A touching tribute to late Power Trip frontman Riley Gale as part of Trivium’s The Deepest Cuts stream, the band’s cover of Executioner’s Tax proved two things. First, that while they may now be considered metal icons in their own right, Trivium aren’t above paying their dues to the exceptional talent still coming up in the scene. Second, that Executioner’s Tax is a lightning-bolt-in-a-bottle metal anthem. Trivium’s thundering take on the track maintains the colossal groove at the heart of the track while Matt dredges up his best guttural roar to drive home just how satisfyingly heavy it is.


8. Davidian (Machine Head cover)

It’s every teenage metal fan's dream to get up on-stage to sing with their favourite band. And as the ultimate teenage metal fan Matt achieved just that (and more) when he appeared not only on the Roadrunner United studio album, but later sang at a special celebratory show in New York on December 15 2005 – just over a month shy of his 20th birthday. Fear Factory’s Replica showed just how much presence the (then) newcomer had, but it was the utterly blistering cover of Machine Head’s Davidian alongside Vision of Disorder/Bloodsimple vocalist Tim Williams and Robb Flynn himself that showed Matt could stand shoulder-to-shoulder with the very best in the business.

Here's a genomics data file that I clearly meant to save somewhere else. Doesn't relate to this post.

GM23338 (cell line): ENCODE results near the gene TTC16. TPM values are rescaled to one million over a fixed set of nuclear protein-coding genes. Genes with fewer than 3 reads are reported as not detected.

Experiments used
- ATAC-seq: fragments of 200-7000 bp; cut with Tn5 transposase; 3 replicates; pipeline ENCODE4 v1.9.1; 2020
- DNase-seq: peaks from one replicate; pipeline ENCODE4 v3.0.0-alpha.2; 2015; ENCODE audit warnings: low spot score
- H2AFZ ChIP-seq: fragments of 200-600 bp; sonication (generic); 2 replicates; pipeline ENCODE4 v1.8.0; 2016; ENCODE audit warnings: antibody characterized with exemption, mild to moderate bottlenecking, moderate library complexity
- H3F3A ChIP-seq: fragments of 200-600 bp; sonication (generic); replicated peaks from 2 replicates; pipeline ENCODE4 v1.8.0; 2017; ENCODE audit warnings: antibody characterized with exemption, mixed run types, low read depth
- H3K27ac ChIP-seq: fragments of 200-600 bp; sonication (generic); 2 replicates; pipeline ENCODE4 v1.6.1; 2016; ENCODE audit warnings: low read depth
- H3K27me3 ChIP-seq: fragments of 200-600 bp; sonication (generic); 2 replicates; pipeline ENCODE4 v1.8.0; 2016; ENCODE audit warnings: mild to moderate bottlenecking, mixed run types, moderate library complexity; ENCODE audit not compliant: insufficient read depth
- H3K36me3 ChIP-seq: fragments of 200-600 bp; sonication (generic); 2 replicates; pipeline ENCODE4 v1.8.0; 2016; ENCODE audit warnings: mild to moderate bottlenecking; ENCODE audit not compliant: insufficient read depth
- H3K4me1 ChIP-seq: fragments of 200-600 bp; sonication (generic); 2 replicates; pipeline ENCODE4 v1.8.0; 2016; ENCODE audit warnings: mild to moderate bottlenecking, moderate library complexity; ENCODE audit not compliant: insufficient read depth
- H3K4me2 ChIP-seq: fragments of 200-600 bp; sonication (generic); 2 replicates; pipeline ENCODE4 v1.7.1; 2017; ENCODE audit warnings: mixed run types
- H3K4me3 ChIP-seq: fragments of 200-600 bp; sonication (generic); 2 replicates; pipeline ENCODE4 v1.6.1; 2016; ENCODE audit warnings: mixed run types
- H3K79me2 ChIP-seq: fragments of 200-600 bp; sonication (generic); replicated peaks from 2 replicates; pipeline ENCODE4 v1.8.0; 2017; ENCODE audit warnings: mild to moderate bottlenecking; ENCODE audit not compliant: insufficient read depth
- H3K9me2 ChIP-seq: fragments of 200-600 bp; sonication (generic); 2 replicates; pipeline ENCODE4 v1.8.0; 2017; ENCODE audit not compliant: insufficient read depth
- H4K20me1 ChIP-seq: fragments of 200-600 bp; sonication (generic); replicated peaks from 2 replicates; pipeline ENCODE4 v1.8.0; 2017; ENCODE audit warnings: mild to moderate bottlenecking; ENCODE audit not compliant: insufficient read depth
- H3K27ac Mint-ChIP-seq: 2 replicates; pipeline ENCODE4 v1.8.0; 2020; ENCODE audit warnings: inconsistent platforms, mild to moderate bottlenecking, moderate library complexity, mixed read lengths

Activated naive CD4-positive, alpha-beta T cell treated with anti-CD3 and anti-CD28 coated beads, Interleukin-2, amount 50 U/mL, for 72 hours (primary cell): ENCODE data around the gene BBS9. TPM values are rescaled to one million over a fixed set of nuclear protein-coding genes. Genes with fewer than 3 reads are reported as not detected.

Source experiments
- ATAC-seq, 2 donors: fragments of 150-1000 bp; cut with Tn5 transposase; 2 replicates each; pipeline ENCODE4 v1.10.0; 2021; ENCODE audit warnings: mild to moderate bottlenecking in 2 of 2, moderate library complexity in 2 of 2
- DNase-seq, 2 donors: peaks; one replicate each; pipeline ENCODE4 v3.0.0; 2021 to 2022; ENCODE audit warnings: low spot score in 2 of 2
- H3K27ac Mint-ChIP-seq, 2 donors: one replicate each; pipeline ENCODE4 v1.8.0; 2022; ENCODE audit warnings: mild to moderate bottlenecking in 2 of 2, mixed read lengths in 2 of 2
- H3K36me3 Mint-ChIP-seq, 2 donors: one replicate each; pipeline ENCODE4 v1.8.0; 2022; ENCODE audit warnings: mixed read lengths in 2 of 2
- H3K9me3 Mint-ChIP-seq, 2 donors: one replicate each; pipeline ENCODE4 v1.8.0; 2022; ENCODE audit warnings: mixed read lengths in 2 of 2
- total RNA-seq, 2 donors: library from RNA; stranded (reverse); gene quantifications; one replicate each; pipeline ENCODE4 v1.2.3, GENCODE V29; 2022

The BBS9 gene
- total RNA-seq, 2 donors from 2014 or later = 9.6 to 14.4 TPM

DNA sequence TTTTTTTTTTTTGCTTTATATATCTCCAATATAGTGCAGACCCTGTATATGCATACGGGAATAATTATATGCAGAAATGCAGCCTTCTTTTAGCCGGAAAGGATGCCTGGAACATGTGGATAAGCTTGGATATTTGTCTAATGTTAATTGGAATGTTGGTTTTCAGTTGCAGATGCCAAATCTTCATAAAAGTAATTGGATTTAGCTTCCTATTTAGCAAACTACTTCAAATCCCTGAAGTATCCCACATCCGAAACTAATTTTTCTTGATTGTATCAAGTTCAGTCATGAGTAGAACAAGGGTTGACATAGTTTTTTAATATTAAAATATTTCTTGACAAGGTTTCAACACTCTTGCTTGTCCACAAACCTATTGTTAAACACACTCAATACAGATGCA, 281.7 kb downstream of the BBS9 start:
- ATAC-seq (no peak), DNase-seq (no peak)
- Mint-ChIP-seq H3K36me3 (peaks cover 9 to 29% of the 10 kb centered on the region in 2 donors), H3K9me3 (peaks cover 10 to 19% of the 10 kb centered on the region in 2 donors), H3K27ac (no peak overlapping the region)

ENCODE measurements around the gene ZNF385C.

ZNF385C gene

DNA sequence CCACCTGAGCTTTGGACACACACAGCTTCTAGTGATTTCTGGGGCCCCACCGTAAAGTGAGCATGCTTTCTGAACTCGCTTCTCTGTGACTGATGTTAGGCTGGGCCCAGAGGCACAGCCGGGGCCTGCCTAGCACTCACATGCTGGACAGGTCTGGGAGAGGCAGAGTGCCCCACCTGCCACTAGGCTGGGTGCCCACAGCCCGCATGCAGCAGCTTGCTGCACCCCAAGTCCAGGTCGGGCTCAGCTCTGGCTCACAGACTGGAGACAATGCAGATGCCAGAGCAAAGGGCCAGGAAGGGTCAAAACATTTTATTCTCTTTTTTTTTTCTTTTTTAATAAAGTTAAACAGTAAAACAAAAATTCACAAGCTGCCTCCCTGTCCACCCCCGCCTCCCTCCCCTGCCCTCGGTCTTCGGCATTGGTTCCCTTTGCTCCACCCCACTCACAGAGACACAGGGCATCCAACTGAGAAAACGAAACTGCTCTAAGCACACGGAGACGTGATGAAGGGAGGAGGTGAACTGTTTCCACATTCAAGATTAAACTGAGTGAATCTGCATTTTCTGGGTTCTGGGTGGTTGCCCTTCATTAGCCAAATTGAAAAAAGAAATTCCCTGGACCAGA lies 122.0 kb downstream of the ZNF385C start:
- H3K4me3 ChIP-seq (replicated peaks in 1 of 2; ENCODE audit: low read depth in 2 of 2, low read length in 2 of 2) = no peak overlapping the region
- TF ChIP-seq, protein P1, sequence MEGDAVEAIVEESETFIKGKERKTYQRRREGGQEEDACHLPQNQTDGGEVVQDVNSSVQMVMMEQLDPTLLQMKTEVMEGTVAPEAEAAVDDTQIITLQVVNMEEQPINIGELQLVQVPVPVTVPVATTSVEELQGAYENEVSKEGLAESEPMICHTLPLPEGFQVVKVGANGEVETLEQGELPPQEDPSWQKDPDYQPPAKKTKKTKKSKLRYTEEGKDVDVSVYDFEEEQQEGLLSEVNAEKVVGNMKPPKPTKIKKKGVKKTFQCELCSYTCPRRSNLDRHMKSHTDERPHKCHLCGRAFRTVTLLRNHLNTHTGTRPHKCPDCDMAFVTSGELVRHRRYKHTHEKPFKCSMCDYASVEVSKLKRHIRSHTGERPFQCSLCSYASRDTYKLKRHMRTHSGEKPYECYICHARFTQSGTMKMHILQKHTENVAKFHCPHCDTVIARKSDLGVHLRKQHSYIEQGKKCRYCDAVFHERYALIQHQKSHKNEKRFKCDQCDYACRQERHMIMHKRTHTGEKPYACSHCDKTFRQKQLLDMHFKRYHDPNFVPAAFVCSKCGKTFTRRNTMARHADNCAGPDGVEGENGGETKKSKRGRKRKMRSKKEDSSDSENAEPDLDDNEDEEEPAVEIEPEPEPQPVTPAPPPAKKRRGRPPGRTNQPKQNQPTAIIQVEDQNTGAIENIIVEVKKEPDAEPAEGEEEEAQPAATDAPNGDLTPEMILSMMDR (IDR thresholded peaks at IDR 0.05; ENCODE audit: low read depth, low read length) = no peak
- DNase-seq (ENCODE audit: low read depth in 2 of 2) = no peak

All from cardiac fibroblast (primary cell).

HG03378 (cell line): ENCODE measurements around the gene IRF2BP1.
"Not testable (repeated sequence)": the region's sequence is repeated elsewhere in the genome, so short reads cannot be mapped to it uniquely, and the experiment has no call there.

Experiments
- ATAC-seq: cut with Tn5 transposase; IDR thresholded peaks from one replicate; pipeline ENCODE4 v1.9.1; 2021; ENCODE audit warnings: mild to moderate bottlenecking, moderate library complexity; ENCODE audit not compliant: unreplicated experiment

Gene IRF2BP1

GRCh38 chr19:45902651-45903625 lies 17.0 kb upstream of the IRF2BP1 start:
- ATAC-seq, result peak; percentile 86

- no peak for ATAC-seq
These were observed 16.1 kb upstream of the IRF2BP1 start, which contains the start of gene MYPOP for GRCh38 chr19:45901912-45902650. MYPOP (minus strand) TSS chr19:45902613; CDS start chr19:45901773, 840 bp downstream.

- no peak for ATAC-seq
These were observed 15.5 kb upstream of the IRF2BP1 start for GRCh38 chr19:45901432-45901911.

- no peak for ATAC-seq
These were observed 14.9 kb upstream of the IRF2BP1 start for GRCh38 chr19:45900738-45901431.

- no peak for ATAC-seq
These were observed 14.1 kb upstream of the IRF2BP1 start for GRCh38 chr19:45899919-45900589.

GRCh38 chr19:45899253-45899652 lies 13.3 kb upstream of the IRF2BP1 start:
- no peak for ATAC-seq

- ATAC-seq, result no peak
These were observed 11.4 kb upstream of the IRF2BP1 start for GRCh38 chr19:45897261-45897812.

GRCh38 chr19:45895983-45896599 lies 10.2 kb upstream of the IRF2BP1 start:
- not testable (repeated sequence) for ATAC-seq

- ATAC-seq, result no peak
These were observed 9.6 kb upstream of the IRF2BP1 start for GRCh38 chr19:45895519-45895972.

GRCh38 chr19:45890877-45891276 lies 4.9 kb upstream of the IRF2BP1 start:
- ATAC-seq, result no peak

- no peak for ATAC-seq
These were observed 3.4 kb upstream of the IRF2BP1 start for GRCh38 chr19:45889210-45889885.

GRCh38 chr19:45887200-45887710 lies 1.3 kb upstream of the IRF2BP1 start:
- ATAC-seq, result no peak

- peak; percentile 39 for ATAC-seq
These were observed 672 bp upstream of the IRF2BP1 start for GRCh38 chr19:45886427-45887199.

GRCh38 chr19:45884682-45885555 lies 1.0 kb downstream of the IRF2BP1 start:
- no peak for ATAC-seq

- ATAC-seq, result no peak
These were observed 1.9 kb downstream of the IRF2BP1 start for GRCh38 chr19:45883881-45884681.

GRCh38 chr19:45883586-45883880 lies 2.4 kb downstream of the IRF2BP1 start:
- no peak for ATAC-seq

7. Harvest (Opeth cover)